This meeting, jointly sponsored by the Woodrow Wilson Center's Division of International Security Studies, the RAND Corporation, and the U.S. Army's Eisenhower National Security Series, was part of an ongoing series on terrorism and homeland security.
Pluchinsky focused on what he characterized as an important, growing, and permanent component of "the global jihad movement – leaderless terrorism." He argued that this new manifestation of the terrorist threat contrasts with "command terrorism," which consists of terrorist activity carried out by individuals or units that are directed or coordinated by a recognized larger organization. Command terrorism has been the primary unit of analysis for nearly 40 years. The Department of State's annual report, for example, has traditionally focused on command terrorism – state sponsors and "foreign terrorist organizations." Such groups share key defining characteristics, including an accepted ideology, an organizational structure with identifiable leaders and hierarchy, financial channels and logistical hubs, and "operational codes" (i.e., what the group will and will not do).
According to Pluchinsky, leaderless terrorism is political terrorist activity carried out by an individual or a small cell of people who are not connected to a parent organization. He stated that these individuals act because they are inspired by the grievance and message of a particular movement or ideology or out of personal conscience. These individuals mimic the targeting guidelines of the movement or ideology as revealed in Internet websites, broadcasts, or publications. Leaderless terrorists generally raise their own funds, train themselves, operate independently, and are not under the direct command and control a central leadership.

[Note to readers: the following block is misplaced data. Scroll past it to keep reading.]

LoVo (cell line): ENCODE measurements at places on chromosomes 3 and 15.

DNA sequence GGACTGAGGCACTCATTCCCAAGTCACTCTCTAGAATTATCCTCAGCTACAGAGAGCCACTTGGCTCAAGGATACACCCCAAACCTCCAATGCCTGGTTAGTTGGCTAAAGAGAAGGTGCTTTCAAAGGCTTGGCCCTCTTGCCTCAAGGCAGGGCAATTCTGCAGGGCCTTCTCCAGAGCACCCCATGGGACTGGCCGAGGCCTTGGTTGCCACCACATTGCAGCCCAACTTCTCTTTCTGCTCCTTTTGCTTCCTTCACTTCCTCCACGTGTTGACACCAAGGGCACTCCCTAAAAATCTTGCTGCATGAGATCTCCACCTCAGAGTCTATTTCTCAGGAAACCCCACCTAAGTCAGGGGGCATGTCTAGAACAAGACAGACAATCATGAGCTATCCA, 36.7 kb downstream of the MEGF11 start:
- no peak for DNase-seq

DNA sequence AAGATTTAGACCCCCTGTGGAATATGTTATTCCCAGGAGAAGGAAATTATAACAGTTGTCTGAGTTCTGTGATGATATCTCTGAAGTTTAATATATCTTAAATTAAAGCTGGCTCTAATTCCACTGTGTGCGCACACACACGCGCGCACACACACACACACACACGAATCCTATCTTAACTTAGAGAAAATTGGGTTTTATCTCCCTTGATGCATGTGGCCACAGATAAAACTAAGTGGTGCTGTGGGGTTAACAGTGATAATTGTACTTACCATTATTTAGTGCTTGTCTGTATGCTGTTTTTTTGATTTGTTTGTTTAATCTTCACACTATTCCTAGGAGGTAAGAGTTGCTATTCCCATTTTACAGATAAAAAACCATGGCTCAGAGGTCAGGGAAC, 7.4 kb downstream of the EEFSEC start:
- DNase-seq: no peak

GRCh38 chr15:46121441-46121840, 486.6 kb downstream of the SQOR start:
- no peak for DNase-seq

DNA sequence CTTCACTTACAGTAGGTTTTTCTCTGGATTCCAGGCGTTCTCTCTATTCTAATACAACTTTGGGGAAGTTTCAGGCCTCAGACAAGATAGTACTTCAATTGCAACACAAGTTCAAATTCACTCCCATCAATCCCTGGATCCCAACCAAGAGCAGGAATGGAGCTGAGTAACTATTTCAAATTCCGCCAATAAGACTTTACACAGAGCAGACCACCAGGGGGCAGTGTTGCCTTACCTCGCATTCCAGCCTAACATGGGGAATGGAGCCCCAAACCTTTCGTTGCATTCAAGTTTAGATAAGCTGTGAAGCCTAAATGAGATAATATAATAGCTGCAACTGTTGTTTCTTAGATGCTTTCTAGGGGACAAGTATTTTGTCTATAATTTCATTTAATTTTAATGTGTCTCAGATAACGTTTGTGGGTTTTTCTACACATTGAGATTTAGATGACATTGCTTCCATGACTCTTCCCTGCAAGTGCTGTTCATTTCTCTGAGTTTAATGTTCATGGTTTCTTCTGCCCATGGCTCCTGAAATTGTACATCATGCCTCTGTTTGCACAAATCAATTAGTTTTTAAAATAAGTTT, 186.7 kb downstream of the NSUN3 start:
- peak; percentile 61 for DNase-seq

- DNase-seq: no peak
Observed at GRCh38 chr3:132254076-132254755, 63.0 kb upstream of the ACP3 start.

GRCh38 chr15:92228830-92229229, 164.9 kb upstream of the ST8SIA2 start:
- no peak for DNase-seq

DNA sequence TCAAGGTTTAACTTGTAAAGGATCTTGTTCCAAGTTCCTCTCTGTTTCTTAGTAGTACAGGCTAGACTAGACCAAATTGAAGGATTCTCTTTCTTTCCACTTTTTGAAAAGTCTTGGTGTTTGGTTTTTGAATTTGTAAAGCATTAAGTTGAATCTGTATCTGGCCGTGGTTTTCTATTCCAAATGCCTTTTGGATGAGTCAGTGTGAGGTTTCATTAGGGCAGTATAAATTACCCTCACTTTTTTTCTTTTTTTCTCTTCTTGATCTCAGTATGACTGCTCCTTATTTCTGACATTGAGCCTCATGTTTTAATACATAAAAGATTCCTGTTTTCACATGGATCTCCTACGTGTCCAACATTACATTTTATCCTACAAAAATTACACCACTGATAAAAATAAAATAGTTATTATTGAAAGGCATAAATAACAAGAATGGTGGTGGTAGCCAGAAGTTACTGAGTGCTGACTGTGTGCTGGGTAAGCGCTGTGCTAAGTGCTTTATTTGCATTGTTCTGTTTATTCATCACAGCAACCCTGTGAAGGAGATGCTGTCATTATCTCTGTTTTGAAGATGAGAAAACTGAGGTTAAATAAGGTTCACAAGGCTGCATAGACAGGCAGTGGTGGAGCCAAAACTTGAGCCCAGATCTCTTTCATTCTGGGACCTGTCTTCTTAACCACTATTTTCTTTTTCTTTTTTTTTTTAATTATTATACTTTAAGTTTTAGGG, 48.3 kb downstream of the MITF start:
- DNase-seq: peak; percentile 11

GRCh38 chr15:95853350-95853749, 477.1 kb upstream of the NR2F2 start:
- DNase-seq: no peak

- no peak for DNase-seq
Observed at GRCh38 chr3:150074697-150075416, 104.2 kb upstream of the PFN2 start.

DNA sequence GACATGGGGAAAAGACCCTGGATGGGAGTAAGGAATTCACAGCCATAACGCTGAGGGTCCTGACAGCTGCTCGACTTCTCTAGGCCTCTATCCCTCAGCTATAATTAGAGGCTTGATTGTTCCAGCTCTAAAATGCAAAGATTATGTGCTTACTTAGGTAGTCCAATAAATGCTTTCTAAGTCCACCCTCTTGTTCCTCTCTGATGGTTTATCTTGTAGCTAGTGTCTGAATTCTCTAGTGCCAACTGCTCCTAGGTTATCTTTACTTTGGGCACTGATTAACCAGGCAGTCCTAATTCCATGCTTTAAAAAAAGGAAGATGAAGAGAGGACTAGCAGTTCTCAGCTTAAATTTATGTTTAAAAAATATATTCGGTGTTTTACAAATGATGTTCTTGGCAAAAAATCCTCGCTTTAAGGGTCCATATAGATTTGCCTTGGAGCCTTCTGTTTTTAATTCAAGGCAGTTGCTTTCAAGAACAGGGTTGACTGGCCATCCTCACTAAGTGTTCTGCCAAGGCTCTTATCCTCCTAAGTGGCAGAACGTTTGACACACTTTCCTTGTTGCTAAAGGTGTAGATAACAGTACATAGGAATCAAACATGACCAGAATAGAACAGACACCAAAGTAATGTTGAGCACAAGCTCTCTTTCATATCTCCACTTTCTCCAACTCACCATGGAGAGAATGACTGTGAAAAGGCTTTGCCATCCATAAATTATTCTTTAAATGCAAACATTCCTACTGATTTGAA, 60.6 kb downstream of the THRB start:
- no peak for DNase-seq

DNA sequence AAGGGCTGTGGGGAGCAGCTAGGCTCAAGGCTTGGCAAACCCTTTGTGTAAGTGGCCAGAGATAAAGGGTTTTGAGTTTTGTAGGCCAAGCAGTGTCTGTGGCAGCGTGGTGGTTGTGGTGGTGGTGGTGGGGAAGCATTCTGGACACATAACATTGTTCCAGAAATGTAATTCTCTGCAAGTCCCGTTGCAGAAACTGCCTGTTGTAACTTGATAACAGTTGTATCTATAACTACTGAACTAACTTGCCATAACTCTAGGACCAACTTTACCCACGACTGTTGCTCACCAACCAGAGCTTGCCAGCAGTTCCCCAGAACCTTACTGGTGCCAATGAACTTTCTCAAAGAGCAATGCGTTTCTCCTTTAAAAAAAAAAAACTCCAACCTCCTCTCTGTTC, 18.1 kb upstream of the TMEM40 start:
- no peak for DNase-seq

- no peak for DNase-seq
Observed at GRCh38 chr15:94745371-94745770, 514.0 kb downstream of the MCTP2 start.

Leaderless terrorism is composed of two elements – "lone wolf" terrorists and "autonomous terrorist cells" (ATC). Pluchinsky explained that a lone wolf terrorist is an individual who does not belong to any organized terrorist group and carries out a terrorist attack for political, religious, or social objectives. An ATC is a set of people with a similar grievance and mindset who decide to engage in political terrorist activity but do not belong to or operate under the direct command of a larger parent organization. ATCs are usually associated with a broader movement that has a stated grievance, an identified enemy, and a proposed solution. The London underground bombing in July 2005 was perpetrated by an ATC. Pluchinsky stated that there is no jihadist ATC template: Each cell is constructed based on local security conditions, degree of external connections, and the capabilities and personal dedication of cell members.
Al Qaeda has had a longstanding interest in utilizing leaderless terrorism to further its objective of a global jihad. Pluchinsky argued that the "global jihad movement" is an Internet-directed, lightly coordinated collection of individual jihadists, small ATCs, and remnants of the pre-9/11 al-Qaeda organization.
To defend against this emerging phenomenon, Pluchinsky concluded, it is necessary to retool our analytical approaches, redirect counter-terrorism funding, and develop an effective "community-based," counter-extremist program.